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Factors associated with drug and alcohol dependency among women in prison

Trends & issues in crime and criminal justice no. 318

Holly Johnson
ISBN 1 921185 10 4 ; ISSN 0817-8542
Canberra: Australian Institute of Criminology, June 2006

Foreword | Drug and alcohol use have been found to be important correlates of criminal offending. The Drug Use Careers of Offenders (DUCO) studies found high levels of drug and alcohol dependency among women, men and juveniles incarcerated in Australian prisons. Offenders also reported a range of negative life experiences related to their drug and alcohol abuse. The DUCO female study offers an opportunity to explore the interconnections between drug and alcohol problems experienced by family members, other life experiences of the women offenders, and drug and alcohol dependency at the time of arrest. Results show correlations between family drug and alcohol problems and the perpetration of child abuse. A range of other negative life experiences were associated with growing up in families with drug and alcohol problems, including early onset of criminal offending, drug and alcohol dependency, and low socioeconomic status at the time of arrest. These results suggest that early intervention with families of drug users is needed in order to break the intergenerational cycle of problem drug and alcohol use including alcohol dependency which is a more prevalent problem among Indigenous women prisoners. Prison programming and aftercare for women offenders with drug or alcohol dependencies should be designed to consider the needs of their children.

Toni Makkai
Director

The family is one of the most important influences on the development of drug use problems. Families where illegal drugs are used are frequently characterised by neglect and poor supervision of children, inconsistent discipline, poor child-parent attachment, family conflict and abuse, poor parental mental health, parental drug use and criminality, and social isolation (Mitchell et al. 2001; Spooner, Hall & Lynskey 2001). These harms raise the risk of criminal behaviour and drug use among the children of drug users.

Drug use is a key factor in criminal offending; therefore, the prevention of drug use has important implications for the prevention of crime (Makkai & Payne 2003; Prichard & Payne 2005; Willis & Rushforth 2003; Ekstrand 1999; Denton 2001). The Drug Use Careers of Offenders (DUCO) female study, conducted by the Australian Institute of Criminology in 2003, is the largest study of women prisoners in Australia to examine the inte's drug use histories, criminal histories and early life experiences (see Johnson 2004 for details). This study found that among these incarcerated women:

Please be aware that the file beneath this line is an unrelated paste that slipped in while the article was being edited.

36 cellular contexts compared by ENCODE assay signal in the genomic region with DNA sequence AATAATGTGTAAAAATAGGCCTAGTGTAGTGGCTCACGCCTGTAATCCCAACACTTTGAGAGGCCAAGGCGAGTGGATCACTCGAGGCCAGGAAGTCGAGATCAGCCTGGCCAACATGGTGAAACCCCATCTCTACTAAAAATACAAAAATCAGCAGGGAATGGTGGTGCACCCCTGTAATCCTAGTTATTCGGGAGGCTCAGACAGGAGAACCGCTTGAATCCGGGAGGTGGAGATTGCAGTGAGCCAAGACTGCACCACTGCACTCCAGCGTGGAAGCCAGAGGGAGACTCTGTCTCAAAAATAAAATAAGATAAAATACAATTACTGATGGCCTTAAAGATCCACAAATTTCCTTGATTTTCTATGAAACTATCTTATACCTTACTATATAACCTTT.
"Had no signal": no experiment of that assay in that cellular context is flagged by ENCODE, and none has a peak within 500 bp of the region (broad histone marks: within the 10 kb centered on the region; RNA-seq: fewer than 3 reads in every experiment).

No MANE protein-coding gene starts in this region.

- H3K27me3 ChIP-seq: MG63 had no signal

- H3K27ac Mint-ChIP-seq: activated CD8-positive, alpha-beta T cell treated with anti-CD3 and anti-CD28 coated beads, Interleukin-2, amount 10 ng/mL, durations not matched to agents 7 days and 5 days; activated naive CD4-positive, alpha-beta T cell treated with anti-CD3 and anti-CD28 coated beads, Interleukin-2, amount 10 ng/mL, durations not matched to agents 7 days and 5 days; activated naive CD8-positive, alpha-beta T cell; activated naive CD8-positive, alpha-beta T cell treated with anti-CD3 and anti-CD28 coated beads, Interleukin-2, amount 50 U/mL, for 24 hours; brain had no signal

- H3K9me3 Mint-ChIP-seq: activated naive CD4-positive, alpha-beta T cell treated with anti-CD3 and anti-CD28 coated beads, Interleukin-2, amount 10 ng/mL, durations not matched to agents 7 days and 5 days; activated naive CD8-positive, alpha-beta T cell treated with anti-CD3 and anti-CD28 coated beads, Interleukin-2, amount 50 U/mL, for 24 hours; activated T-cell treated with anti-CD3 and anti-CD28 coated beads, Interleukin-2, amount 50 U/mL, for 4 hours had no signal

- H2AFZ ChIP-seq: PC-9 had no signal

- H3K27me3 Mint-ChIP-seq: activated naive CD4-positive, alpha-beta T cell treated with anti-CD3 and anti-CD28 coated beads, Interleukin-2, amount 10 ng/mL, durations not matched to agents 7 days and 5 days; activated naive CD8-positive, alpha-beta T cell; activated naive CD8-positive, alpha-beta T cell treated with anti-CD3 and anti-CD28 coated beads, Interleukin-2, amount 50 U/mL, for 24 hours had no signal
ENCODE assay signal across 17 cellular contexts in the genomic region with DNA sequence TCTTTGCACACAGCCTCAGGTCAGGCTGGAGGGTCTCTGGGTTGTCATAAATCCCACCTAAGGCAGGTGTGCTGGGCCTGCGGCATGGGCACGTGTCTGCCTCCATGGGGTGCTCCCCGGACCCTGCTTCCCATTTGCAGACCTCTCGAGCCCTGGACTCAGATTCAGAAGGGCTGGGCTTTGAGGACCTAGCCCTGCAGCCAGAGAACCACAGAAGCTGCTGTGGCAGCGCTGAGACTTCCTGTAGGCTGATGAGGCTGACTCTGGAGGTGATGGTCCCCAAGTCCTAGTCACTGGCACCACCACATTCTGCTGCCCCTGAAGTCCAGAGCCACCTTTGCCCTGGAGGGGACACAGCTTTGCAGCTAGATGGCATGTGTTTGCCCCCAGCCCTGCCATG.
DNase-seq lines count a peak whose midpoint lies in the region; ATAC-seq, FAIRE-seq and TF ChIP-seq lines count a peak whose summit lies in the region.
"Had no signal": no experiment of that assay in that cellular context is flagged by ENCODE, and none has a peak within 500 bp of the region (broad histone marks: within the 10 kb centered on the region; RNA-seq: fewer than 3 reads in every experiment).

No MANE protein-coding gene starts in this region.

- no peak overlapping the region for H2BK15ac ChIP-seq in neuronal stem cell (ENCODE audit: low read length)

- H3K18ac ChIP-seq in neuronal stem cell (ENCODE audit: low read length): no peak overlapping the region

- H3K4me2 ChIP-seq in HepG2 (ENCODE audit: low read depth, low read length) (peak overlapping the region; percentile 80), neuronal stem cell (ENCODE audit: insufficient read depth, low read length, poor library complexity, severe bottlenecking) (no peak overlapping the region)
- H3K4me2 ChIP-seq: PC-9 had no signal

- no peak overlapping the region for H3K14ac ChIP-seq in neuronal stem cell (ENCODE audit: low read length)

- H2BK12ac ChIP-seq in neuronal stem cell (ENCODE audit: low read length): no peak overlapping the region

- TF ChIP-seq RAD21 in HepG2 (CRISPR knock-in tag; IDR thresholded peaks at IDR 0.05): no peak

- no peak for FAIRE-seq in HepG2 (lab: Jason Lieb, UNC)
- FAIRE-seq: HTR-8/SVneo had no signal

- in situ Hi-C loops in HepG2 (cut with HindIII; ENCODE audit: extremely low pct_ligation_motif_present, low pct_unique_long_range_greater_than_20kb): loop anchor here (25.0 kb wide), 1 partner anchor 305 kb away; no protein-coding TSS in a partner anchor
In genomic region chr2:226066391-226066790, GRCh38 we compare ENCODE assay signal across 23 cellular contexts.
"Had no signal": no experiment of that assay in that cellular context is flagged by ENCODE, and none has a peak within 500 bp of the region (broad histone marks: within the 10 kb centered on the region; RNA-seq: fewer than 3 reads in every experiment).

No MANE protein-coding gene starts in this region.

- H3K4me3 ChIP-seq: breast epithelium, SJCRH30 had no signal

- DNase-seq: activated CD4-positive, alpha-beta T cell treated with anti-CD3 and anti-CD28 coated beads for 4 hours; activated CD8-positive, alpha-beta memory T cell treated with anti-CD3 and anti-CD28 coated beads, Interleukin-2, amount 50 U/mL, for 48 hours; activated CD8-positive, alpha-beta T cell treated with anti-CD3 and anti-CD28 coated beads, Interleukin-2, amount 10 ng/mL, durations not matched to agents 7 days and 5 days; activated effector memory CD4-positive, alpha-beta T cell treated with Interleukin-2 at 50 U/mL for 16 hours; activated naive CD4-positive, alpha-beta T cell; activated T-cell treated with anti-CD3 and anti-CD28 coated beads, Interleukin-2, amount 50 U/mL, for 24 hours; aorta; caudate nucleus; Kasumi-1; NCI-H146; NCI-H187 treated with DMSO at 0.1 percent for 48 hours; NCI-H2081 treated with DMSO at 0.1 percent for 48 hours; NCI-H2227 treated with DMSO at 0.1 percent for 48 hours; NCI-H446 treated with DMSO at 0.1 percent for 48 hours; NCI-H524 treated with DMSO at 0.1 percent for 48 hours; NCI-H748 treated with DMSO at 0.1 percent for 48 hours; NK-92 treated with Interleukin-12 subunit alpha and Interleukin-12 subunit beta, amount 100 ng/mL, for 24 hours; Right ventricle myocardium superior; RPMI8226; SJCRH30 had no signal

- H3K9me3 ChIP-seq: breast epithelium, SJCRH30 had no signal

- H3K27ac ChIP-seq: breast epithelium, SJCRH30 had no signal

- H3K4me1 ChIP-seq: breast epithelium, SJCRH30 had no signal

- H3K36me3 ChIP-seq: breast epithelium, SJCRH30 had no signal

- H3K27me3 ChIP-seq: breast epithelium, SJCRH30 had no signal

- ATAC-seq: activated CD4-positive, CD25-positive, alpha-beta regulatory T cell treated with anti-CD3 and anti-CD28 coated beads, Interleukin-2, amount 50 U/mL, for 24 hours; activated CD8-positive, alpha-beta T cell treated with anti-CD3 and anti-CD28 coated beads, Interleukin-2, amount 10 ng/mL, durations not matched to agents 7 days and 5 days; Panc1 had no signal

• 62 percent were regular drug users at the time of their arrest and 39 percent were regular users of multiple drug types
  • 55 percent were dependent on drugs and 27 percent were dependent on alcohol
  • 26 percent grew up in families with drug problems and 44 percent were raised in families with alcohol problems
  • drug dependency was higher among women who experienced mental health problems and childhood abuse, and who were exposed to family members with drug problems in the family of origin.

The interconnections between family drug and alcohol problems, other negative life experiences and drug and alcohol dependency among women offenders require further exploration. This report examines these inter-relationships for 470 women incarcerated in six jurisdictions in Australia in the DUCO female study.

Links between family-related drug and alcohol problems and child abuse

Very general questions were included in the DUCO study regarding family-related drug and alcohol problems. Respondents were asked 'When you were growing up, did anyone in your family have a problem with drugs or alcohol?' One half of the imprisoned women in this study (52%) reported growing up in families where at least one family member had a drug or alcohol problem. Fathers/stepfathers and mothers/stepmothers were most commonly reported as alcohol abusers (28% and 14% of incarcerated women, respectively). Siblings/stepsiblings were the group most likely to have drug problems (17%). Occurring with equal frequency were parents with drug problems, and siblings and other family members with alcohol problems (6%).

Four percent of women grew up in families where other family members had drug problems (Figure 1).

Figure 1 : Women reporting drug and alcohol problems among family members, percent

Figure 1

Source: AIC, DUCO female survey, 2003 [computer file]